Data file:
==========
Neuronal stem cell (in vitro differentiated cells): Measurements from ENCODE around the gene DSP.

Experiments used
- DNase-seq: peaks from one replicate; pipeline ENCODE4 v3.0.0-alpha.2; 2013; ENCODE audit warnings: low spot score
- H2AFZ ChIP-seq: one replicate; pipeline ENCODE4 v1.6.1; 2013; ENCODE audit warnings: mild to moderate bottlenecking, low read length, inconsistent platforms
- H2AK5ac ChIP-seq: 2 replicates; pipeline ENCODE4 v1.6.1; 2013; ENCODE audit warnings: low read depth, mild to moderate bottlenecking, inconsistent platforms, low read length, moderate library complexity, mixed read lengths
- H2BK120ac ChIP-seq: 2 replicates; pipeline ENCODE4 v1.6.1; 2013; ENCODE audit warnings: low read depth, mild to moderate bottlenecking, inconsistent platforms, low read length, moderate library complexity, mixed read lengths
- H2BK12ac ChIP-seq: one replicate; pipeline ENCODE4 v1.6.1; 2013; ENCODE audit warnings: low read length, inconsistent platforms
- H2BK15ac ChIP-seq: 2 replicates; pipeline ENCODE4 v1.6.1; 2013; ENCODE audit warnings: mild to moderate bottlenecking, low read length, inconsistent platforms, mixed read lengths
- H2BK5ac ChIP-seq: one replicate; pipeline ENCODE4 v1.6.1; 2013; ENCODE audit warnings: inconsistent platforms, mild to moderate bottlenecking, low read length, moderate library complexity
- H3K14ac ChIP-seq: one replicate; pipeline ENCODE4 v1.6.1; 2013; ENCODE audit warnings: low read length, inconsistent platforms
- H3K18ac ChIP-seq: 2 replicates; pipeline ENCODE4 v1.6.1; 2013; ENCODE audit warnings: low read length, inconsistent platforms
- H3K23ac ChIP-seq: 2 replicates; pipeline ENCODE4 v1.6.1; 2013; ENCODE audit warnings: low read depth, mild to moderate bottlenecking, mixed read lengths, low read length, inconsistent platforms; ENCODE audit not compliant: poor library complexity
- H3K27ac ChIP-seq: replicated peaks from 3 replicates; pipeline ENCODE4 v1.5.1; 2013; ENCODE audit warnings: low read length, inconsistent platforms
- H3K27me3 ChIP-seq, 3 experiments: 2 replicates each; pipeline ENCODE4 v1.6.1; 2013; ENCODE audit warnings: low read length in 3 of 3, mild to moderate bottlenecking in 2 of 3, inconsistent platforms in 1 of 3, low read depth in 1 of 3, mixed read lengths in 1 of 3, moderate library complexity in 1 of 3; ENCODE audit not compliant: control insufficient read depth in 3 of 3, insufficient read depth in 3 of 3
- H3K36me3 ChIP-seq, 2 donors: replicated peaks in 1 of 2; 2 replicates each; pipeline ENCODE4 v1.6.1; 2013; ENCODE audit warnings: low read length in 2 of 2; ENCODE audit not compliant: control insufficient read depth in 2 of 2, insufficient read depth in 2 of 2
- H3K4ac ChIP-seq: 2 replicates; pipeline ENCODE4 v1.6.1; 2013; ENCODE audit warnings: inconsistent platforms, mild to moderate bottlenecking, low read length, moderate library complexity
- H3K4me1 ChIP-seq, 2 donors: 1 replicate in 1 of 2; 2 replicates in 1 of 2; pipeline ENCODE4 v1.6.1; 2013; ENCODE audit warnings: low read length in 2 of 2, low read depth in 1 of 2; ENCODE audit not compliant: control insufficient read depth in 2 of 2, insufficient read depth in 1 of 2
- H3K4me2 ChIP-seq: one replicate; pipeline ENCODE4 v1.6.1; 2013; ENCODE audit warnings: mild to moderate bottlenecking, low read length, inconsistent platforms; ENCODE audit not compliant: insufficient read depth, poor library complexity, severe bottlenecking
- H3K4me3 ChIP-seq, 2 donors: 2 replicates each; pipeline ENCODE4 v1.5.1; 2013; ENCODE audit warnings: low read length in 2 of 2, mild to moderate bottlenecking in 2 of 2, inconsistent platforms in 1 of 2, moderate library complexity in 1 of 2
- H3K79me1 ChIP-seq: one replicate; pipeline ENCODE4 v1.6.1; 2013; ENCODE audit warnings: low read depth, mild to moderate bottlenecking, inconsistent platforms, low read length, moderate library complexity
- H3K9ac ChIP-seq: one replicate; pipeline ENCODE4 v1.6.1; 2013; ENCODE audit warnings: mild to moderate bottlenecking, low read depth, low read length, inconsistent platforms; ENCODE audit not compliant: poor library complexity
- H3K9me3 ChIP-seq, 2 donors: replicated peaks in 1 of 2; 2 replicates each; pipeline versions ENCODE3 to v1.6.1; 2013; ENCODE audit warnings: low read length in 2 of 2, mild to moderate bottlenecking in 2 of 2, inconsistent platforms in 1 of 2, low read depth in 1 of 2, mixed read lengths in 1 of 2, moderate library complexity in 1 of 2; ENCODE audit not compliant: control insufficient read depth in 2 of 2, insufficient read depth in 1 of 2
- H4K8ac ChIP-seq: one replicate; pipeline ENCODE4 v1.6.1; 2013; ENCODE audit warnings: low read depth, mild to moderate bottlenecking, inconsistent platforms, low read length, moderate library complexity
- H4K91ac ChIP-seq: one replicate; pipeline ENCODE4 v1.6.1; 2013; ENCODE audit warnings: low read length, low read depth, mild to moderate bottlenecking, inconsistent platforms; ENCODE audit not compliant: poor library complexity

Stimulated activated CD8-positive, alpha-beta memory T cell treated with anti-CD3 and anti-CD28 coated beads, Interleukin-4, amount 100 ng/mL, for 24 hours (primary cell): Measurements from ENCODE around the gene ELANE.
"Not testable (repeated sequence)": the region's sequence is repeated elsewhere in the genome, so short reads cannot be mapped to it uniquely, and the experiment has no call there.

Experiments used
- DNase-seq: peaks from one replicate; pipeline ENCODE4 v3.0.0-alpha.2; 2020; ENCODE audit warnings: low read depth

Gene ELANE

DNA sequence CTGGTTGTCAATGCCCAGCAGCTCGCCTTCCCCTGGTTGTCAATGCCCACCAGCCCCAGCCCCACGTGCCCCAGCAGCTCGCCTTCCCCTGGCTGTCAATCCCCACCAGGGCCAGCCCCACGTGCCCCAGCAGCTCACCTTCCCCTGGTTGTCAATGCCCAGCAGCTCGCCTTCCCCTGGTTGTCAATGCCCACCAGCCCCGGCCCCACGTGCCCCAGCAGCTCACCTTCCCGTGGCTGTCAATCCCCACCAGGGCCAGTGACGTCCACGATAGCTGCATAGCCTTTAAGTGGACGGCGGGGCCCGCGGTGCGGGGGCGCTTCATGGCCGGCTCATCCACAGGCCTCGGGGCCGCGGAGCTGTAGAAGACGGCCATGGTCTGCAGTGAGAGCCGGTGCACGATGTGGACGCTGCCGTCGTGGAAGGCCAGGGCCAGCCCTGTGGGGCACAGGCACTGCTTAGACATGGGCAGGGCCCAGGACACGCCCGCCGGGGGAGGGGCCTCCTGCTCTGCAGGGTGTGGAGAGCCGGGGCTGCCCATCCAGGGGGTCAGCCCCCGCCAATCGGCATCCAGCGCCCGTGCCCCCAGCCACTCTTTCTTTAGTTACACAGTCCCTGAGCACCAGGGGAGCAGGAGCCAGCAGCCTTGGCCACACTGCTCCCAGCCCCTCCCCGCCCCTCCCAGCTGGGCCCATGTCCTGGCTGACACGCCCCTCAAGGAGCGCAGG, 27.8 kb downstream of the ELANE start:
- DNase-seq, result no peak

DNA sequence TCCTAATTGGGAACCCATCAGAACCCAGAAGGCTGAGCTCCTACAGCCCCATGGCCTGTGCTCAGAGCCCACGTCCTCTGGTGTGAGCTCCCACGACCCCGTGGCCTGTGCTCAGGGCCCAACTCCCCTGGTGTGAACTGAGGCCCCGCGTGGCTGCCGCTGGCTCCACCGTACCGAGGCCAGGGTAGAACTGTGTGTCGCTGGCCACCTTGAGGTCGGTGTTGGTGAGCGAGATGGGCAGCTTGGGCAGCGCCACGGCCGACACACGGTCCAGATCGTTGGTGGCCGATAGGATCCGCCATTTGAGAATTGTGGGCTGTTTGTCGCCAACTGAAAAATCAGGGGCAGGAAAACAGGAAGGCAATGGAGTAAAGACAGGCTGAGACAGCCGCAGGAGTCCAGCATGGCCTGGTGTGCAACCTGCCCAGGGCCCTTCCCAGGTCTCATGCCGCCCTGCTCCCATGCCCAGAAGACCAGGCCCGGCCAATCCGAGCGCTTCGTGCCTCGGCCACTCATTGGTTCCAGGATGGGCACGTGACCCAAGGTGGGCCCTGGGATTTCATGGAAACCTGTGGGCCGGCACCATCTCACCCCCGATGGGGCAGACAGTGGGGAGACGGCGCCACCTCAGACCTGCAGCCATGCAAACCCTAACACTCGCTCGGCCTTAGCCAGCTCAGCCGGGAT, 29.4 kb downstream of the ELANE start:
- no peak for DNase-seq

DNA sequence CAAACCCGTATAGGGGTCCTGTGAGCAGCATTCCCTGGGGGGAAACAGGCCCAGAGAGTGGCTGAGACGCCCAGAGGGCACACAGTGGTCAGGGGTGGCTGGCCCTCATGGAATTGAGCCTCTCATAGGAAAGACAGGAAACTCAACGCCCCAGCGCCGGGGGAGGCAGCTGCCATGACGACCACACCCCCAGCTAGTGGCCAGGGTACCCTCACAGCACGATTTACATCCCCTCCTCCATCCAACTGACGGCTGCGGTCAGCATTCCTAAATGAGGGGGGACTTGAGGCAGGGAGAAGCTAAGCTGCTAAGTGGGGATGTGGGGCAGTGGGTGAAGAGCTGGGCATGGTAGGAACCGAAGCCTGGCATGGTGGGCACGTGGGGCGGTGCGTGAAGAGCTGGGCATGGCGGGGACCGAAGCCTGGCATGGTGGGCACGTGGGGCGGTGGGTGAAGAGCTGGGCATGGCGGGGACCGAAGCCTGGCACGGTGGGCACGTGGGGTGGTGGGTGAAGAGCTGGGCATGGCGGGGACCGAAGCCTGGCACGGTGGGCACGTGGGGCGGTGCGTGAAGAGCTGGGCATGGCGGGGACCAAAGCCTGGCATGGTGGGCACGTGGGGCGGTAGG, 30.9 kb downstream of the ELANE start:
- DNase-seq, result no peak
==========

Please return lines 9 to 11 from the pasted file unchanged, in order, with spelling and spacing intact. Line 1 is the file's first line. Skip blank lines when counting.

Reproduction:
- H2BK5ac ChIP-seq: one replicate; pipeline ENCODE4 v1.6.1; 2013; ENCODE audit warnings: inconsistent platforms, mild to moderate bottlenecking, low read length, moderate library complexity
- H3K14ac ChIP-seq: one replicate; pipeline ENCODE4 v1.6.1; 2013; ENCODE audit warnings: low read length, inconsistent platforms
- H3K18ac ChIP-seq: 2 replicates; pipeline ENCODE4 v1.6.1; 2013; ENCODE audit warnings: low read length, inconsistent platforms